Tiered instruction is a layered lesson. A teacher selects an objective, teaches a mini-lesson to the whole class, and immediately assesses for understanding. Based on that feedback, students are grouped and assigned parallel tasks, all of which pertain to the day's lesson, but are tiered to meet the students' needs. Because the groups are based on real-time assessment, they are flexible. This allows students to work at their own pace with material that is accessible to them, thereby maximizing learning outcomes. The classroom teacher is able to either meet with small groups or move throughout the room guiding, assessing, and supporting students. All tiers should build understanding, challenge students, be engaging, and respect all learning styles.
Teachers in our district have had ongoing opportunities to learn about and implement Tiered Instruction in their classrooms. They have reviewed samples of tiered lessons, designed instructional plans with their colleagues, and participated in demo lessons as part of their professional development.
"Tiering is a readiness-based instructional approach in which all students work with the same essential knowledge, understanding, and skill, but at different levels of difficulty based on their current proficiency with the ideas and skills. Tiering enables a student to work both with critical content at an appropriate challenging level." (Tomlinson, Carol A and McTighe, Jay, Integrating Differentiated Instruction and Understanding By Design, Virginia: Association for Supervision & Curriculum Development; 1st edition, 2006).
Another opportunity to differentiate instruction even further is through Guided Math. These lessons are used to further support students who struggle with basic number sense and computation and to provide enrichment for others. These lessons do not necessarily pertain to the current unit of math study, but instead meet students' needs in developing their understanding of numbers and operations. During guided math the teacher works with small groups of students.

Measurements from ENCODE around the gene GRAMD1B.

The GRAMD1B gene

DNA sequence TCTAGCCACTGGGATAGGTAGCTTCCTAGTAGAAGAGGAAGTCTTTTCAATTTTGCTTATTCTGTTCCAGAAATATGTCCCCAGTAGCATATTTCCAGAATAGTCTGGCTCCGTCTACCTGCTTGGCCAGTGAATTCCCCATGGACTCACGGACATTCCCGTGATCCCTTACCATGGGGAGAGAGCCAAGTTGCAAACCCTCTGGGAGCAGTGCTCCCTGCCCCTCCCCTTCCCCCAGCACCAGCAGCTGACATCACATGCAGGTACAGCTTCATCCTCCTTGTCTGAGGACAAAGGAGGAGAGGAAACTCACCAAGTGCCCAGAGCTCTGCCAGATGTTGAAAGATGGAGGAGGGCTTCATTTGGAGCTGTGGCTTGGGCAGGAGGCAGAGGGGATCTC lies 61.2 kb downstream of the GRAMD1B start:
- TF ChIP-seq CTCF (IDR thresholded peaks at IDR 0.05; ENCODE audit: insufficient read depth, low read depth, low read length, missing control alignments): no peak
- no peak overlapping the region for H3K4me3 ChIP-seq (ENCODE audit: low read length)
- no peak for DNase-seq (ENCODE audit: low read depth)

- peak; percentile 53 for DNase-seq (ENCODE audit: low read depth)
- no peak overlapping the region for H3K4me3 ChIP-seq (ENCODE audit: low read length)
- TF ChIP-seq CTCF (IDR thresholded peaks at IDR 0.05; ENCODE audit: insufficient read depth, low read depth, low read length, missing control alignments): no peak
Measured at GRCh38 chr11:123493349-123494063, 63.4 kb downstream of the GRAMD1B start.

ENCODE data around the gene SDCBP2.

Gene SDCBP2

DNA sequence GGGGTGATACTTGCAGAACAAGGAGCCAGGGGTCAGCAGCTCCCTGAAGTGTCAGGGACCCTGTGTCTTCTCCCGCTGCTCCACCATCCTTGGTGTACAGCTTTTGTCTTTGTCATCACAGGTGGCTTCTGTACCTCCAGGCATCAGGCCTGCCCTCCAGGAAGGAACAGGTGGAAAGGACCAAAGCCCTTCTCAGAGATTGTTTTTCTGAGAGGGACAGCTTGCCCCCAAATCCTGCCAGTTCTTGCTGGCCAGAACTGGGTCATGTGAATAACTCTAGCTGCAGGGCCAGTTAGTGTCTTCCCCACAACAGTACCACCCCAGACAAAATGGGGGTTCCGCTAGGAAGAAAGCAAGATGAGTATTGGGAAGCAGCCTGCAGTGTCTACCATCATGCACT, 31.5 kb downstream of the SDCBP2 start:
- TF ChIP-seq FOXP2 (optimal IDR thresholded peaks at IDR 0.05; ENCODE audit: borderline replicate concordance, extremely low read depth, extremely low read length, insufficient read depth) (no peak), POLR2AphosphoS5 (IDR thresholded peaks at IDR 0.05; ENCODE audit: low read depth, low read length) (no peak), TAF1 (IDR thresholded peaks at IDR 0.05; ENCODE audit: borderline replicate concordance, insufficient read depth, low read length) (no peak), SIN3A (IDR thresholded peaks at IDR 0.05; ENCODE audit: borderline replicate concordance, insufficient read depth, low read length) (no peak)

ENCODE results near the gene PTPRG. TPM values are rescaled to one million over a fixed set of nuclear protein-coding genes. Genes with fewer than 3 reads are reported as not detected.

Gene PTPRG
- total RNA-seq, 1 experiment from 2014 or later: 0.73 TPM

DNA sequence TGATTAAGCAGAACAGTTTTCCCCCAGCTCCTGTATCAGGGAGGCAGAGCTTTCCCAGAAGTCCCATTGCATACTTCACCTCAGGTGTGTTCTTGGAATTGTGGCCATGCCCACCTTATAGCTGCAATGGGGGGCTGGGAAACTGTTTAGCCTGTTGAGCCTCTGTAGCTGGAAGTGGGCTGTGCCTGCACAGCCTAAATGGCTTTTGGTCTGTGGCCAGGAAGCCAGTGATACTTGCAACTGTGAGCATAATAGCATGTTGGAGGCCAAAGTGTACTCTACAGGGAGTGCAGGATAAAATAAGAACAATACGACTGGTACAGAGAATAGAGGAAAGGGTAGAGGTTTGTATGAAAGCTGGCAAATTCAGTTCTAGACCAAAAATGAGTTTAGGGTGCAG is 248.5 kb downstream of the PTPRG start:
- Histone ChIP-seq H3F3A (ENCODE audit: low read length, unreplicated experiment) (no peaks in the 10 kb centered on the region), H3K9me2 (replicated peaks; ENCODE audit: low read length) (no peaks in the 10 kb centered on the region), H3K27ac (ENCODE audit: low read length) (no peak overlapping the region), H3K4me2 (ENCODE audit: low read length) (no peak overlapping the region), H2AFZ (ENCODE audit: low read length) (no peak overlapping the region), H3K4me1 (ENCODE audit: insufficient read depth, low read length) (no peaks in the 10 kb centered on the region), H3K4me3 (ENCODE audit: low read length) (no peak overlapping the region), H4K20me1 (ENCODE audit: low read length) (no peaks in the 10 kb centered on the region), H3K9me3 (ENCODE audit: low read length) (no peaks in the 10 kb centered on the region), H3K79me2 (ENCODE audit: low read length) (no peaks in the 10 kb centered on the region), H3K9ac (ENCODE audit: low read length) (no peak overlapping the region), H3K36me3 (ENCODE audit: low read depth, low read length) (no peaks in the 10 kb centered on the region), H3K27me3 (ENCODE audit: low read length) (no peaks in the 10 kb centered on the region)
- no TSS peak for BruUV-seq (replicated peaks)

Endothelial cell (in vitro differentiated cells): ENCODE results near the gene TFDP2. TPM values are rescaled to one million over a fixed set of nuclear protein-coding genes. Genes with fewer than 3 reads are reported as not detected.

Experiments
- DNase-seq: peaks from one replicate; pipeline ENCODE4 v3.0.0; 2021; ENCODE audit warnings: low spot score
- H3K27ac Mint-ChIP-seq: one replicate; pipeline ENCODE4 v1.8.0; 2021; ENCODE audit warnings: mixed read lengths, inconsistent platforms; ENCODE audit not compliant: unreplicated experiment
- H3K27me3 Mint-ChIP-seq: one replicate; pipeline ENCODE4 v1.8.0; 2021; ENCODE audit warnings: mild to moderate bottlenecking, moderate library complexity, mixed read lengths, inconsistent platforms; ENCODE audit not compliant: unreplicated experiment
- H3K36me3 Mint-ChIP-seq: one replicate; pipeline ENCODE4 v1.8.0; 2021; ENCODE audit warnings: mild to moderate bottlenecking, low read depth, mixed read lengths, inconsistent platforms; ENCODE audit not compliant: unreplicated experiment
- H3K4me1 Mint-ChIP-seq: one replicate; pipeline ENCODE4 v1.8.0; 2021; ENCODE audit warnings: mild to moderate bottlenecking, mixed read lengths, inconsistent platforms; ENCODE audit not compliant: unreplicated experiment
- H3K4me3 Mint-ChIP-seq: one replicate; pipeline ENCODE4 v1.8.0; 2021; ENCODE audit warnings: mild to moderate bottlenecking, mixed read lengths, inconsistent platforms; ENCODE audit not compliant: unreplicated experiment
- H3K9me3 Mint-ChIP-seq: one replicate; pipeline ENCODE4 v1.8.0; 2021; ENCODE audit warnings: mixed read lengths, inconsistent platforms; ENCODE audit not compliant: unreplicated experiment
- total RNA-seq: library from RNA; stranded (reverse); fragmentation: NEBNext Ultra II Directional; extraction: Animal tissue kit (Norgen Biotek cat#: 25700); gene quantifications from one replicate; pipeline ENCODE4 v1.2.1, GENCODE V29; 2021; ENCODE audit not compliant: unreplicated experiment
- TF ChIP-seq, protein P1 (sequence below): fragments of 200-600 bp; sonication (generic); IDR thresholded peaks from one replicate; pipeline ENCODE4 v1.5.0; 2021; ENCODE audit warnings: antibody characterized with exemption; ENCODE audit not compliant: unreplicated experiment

The goal of instruction is to maximize student potential. Only students who will benefit from a particular lesson take part in the group. This also means that not all students in a class will receive guided math support, because their needs can be met within the structure of the math workshop. The guided math lesson is focused on one skill related to number sense and operations. By maintaining a narrow focus for the lesson, the teacher maximizes success. The teaching point is determined by continuous student assessments and observations. The groups are fluid and temporary, depending upon the needs of the class and the students. The instructional time varies per lesson and per group depending on the topic. The lessons are scaffolded to support the gradual release of responsibility. A teacher's goal for his or her students is independence - the ability to solve a problem or apply a strategy consistently when doing independent work. In a guided math lesson, a concept or strategy is introduced with the support of manipulatives, visual representations, and verbal/written prompting. These supports are gradually removed as a child gains confidence and they are able to demonstrate the skill independently.